The SiO2 rear passivation layer may also be etched or micro-machined to create contoured or shaped lenses 24, which, when coated with the aluminum 20, from reflectors to further improve the optical efficiency of the resulting display, as shown in FIG. 1. The curvature of each reflector lens or surface 24 should be matched to that of the corresponding Sapphire lens aligned with the same LED to assure a collimated beam. The LED emitting junction should be located at the focal point of the Sapphire lens with the reflector lens shaped and positioned so that its focal point is at or on the LED junction. When the LED emitting junction is located at the focal point of the lens, the light from the LED is collimated (i.e. focused near infinity).
FIG. 2 depicts an enhanced version of the above-described implementation—which may be implemented, as a matter of design choice, with or without the provision of reflectors micro-machined into the SiO2 layer 18—that utilizes vertical cavity surface emitter laser diodes (VCSELs). Such VCSELs are typically fabricated, as is known in the art, using ion implantation so that the junction is oriented substantially perpendicular to the light-emitting face or surface of the display generator and the emission of light from each actuated diode is likewise perpendicular to the plane of the surface. The passivation layer 18 of SiO2 or similar insulating material is coated with a layer 20 of reflective or reflecting material such as aluminum with the distance from the diode junction to the surface of the aluminum reflective material being adjusted to initiate lasing, so that the diode emission is reflected back from the reflective material into the diode junction in-phase. The light emission cone of this vertical structure is nearly collimated and therefore requires very little correction from the Sapphire lens. The diode structure can be electrically driven at low levels below the lasing threshold or at higher levels at which the spectral distribution is very narrow. A combiner (not shown) can then be tuned to this very narrow spectrum of light. In currently preferred implementations, the wavelength of emission is adjusted to a green color of approximately 541 nanometers. The enhanced embodiment of FIG. 2 thus offers an even more precisely collimated emission and the potential of unusually high brightness as compared to that produced by the embodiment of FIG. 1.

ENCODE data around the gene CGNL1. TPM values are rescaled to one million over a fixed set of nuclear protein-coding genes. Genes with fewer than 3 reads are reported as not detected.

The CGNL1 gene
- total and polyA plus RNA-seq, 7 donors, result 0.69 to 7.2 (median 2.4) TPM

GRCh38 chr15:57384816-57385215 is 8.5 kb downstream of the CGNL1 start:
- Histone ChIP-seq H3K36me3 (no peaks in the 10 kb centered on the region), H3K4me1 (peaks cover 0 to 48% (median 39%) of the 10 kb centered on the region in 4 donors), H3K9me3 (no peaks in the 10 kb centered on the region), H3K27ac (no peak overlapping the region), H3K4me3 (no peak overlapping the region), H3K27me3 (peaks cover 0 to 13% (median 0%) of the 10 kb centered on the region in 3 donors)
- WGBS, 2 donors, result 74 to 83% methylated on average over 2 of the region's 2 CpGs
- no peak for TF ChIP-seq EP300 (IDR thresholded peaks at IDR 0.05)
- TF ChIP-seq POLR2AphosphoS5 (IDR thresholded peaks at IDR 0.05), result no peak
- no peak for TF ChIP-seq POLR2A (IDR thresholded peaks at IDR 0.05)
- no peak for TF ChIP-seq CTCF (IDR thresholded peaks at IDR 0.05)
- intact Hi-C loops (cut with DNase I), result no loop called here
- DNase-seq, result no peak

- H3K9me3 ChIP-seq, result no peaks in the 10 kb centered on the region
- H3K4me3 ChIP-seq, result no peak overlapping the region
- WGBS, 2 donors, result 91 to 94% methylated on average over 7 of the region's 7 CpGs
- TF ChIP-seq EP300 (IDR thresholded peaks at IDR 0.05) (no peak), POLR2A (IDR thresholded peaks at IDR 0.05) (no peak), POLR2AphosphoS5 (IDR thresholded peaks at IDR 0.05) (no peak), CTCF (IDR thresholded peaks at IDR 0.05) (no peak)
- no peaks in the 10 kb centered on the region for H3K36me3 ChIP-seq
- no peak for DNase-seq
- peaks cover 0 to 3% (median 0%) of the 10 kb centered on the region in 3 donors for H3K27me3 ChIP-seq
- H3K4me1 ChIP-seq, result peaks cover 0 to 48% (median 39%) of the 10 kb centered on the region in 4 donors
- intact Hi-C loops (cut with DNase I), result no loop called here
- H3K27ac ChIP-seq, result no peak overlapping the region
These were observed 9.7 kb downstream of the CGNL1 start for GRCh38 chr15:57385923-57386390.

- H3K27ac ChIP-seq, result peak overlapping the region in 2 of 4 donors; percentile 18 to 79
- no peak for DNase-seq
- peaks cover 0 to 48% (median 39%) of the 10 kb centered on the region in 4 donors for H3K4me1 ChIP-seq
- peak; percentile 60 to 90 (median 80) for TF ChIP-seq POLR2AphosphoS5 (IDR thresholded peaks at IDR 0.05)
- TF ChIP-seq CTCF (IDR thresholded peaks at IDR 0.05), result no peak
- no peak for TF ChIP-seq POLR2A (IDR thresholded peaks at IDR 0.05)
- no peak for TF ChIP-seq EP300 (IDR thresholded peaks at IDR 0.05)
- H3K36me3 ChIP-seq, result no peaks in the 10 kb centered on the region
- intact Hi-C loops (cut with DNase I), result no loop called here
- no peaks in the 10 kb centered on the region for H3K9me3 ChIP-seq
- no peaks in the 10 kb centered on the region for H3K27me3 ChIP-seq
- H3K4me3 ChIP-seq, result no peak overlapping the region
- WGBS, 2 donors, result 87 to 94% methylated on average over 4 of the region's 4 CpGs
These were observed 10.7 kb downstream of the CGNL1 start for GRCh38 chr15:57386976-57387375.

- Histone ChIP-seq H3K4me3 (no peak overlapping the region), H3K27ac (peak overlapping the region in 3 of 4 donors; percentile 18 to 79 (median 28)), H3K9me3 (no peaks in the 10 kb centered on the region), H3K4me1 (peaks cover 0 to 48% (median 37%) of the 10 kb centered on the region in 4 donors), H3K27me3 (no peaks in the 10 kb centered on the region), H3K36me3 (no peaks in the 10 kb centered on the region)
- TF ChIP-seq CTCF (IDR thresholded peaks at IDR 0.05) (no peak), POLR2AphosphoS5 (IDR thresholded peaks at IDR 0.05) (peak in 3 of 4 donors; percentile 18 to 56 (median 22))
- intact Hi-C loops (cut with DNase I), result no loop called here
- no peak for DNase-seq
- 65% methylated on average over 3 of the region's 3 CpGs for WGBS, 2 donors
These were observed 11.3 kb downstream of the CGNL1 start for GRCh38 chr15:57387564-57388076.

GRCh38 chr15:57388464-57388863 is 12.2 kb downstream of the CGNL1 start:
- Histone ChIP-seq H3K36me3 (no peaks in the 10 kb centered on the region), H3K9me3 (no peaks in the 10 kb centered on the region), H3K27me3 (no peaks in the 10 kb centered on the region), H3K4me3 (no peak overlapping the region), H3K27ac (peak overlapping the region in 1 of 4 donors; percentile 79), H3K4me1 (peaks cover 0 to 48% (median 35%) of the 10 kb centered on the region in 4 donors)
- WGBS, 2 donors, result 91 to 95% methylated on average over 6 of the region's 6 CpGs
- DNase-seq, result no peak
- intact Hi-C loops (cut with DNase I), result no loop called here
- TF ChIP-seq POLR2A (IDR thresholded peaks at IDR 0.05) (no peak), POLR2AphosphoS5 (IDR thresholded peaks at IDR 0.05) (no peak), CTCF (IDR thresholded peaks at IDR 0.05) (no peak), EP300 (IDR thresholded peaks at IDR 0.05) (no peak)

In a further enhanced embodiment based on either of the arrangements of FIG. 1 or 2, the GaAs layer 14 may be doped or alloyed to provide the desired or correct color of light with still higher efficiency, as for example by using materials such as GaAlAs to form the LEDs 16 or VCSEL diodes 116.
A yet further modification of a display generator in accordance with the invention, is shown in FIG. 3. The generator of FIG. 3 is provided with a second or additional array of photodiodes 32 for use in monitoring the light emissions from the primary array of LEDs 16 or VCSEL diodes 116. Although this further modification may be applied to any of the forms of the inventive image generator hereinabove described by way of now contemplated example, the currently preferred implementations utilize a primary array of vertically-arranged light emitting diodes and, most preferably, the general arrangement of FIG. 2 in which the primary array of light-emitting diodes is implemented using VCSELs 116.
Specifically, after deposit of the aluminum reflective layer 20 on or over the SiO2 passivation layer 18, the reflective layer is etched to provide a multiplicity of openings or holes or throughbores 26 defined in and through the reflective layer 20; the holes 26 are aligned in one-to-one correspondence with the VCSELs 116 of the primary array. In this manner a very small amount of the light emitted by each activated VCSEL diode is permitted to pass through the corresponding hole in the aluminum reflective layer 20 (with the remainder emitted toward the layer 20 being reflected by the layer 20 back to the VCSEL diode 116 as described above). A second passivation layer of SiO2 28 is deposited or disposed atop the reflective material 20 and a layer 30 of silicon is deposited on the SiO2 layer to thereby insulate the silicon layer 30 from the aluminum reflective layer 20. An array of photodiodes 32 is then formed in the layer of silicon 30, with each photodiode being located in one-to-one alignment with a corresponding hole 26 (in the aluminum reflective layer 20) for receipt by the photodiode of the VCSEL diode light that passes through the aligned hole when the laser diode is activated. In this manner each photodiode detects or “reads” the small amount of light that passes through the corresponding hole in the reflective layer when the corresponding VCSEL diode is activated, and thereby monitors the operation of that corresponding VCSEL diode.